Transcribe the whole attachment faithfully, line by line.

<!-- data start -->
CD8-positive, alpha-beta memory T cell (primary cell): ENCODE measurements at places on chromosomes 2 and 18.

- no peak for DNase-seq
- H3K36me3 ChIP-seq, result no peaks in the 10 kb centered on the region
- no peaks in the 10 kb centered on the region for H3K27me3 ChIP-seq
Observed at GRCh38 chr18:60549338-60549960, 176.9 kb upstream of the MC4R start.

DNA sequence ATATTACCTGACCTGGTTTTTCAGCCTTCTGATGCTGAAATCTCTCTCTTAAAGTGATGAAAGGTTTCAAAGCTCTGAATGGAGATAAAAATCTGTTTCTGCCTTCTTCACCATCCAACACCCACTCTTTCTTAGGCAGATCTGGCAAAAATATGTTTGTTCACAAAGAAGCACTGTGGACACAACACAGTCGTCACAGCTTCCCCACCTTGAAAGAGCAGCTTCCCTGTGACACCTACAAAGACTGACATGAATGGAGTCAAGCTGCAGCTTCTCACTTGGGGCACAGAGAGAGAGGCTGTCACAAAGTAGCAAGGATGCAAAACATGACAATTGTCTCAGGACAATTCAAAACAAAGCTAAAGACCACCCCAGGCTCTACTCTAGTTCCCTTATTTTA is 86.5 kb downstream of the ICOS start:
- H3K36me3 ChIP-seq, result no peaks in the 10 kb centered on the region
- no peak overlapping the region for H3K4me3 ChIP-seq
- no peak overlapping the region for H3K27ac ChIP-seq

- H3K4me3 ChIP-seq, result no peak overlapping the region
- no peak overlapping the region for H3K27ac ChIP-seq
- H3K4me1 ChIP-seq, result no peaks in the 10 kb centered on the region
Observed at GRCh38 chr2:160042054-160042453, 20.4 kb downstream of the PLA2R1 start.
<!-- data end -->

CD8-positive, alpha-beta memory T cell (primary cell): ENCODE measurements at places on chromosomes 2 and 18.

- no peak for DNase-seq
- H3K36me3 ChIP-seq, result no peaks in the 10 kb centered on the region
- no peaks in the 10 kb centered on the region for H3K27me3 ChIP-seq
Observed at GRCh38 chr18:60549338-60549960, 176.9 kb upstream of the MC4R start.

DNA sequence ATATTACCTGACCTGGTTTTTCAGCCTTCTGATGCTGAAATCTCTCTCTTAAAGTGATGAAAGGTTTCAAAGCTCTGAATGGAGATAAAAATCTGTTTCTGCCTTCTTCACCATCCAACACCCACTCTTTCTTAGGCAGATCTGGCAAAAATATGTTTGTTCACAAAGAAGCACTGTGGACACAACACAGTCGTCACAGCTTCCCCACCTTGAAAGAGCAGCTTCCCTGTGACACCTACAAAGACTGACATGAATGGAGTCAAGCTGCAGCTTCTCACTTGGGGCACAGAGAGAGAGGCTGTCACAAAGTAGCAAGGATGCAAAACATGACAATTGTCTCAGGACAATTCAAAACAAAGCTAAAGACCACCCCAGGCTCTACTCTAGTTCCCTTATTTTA is 86.5 kb downstream of the ICOS start:
- H3K36me3 ChIP-seq, result no peaks in the 10 kb centered on the region
- no peak overlapping the region for H3K4me3 ChIP-seq
- no peak overlapping the region for H3K27ac ChIP-seq

- H3K4me3 ChIP-seq, result no peak overlapping the region
- no peak overlapping the region for H3K27ac ChIP-seq
- H3K4me1 ChIP-seq, result no peaks in the 10 kb centered on the region
Observed at GRCh38 chr2:160042054-160042453, 20.4 kb downstream of the PLA2R1 start.